“Schools everywhere are organized on the assumption that there is only one right way to learn and that it is the same way for everybody.”
 — Peter F. Drucker (
Managing Oneself)

This also helped me to understand why I’m so weary when Digital Evangelists tell everyone that video is the new communication media. This is not a bad idea per se, but doing so is forgetting half the population who is not at all at ease with a video / audio media (and I’m not even talking about handicap situations). Yes video are quite good when you want to present an idea to a board, and some text might look boring, but both are necessary in our world.

The only thing I regret now is having learned this at the age of 29. But now that I know this, it’s something I can build upon quite easily, and this already helped me reshape the way I was working in a more efficient way, suiting the way my brain is working and using my strengths. I still have a lot of palliatives to find as our professional work is deeply constructed on an speaking / listening way of working, but nothing is impossible now that I’ve clearly identified my weaknesses.

When non-doing is better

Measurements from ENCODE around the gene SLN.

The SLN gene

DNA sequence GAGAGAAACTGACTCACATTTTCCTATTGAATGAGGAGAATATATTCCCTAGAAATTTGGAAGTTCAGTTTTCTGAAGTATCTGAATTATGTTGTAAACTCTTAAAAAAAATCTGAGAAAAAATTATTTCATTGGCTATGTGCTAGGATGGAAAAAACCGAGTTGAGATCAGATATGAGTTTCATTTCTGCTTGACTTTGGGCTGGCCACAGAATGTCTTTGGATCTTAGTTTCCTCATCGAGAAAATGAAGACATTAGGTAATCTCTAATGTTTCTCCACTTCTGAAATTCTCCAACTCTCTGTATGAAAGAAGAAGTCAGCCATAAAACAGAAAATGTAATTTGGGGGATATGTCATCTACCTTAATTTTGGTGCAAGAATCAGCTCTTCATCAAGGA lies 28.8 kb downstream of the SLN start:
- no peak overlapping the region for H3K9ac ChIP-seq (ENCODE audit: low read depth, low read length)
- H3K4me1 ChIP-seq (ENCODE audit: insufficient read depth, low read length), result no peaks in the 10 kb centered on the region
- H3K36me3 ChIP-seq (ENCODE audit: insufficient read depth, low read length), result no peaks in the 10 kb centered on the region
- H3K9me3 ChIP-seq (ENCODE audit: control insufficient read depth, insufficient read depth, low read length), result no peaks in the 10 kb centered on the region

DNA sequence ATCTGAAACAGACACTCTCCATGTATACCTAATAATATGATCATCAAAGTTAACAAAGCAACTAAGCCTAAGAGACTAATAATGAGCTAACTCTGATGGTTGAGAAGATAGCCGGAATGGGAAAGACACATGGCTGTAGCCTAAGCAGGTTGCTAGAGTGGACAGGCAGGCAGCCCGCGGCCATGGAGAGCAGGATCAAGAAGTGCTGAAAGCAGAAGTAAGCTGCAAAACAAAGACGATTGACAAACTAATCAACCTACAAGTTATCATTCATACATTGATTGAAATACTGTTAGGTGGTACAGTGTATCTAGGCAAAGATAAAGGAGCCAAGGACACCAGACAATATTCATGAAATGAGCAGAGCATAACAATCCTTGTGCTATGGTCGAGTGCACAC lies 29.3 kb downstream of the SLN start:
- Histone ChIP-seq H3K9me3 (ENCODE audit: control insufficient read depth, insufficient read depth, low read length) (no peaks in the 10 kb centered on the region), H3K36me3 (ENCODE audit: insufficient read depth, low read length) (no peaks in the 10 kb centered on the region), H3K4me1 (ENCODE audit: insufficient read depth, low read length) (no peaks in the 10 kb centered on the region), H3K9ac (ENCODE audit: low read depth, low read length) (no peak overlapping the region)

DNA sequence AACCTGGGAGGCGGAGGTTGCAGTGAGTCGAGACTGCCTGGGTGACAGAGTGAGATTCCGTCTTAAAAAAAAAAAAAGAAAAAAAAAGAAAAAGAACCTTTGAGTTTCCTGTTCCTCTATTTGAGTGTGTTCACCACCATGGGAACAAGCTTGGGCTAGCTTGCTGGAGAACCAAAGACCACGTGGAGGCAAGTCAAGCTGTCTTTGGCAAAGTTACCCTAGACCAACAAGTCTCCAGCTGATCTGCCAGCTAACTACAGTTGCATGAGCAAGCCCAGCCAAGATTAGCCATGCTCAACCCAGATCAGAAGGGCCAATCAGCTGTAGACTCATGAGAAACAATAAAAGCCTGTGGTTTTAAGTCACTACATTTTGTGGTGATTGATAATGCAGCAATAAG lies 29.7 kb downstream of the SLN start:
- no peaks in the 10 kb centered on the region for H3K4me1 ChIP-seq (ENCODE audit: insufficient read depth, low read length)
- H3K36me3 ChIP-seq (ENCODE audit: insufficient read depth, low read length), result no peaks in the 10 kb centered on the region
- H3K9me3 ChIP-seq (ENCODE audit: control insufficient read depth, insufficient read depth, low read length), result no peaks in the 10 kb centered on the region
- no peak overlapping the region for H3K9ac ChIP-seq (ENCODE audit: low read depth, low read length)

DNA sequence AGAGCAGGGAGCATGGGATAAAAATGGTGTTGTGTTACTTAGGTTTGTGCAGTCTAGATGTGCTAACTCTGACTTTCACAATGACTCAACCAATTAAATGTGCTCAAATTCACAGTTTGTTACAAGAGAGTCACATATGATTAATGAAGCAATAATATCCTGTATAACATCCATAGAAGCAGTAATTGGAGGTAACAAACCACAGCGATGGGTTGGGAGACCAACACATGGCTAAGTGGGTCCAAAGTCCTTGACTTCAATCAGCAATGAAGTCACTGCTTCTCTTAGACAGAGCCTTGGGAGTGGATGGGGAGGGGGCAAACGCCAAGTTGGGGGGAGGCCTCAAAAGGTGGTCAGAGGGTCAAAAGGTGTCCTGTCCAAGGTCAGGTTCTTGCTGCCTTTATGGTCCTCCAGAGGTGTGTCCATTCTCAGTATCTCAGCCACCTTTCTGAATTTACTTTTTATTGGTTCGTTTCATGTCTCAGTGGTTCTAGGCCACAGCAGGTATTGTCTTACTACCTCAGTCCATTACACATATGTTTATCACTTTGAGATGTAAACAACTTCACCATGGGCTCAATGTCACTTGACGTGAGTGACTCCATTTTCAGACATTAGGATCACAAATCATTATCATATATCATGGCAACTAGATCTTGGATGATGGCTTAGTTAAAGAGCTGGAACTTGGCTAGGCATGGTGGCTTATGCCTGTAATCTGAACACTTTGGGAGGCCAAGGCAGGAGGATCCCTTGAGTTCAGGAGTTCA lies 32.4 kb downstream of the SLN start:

One thing I’ve come to realize more and more in our society, is our tendency to intervene all the time in everything, for the sake of the intervention. Things are being changed, teams are being shuffled, plans are being remade, … all the time, especially with a new-comer. While sometimes those changes can be good, most of the time they end up being quite a waste of time, energy, and human resources, while they give the impression that something is accomplished (when it’s not).

It’s interesting to find examples everywhere that, sometimes, the act of non-doing is better than changing things just for the sake of our ego. In Chinese, there’s the concept of Wu Wei, an important concept of Taoism which means non-doing or non-acting, to let things behave according to their nature, go with the flow. It’s interesting to note that the same thing was explained by the Stoics centuries ago, who put following nature as one of their core principle (if not the core principle).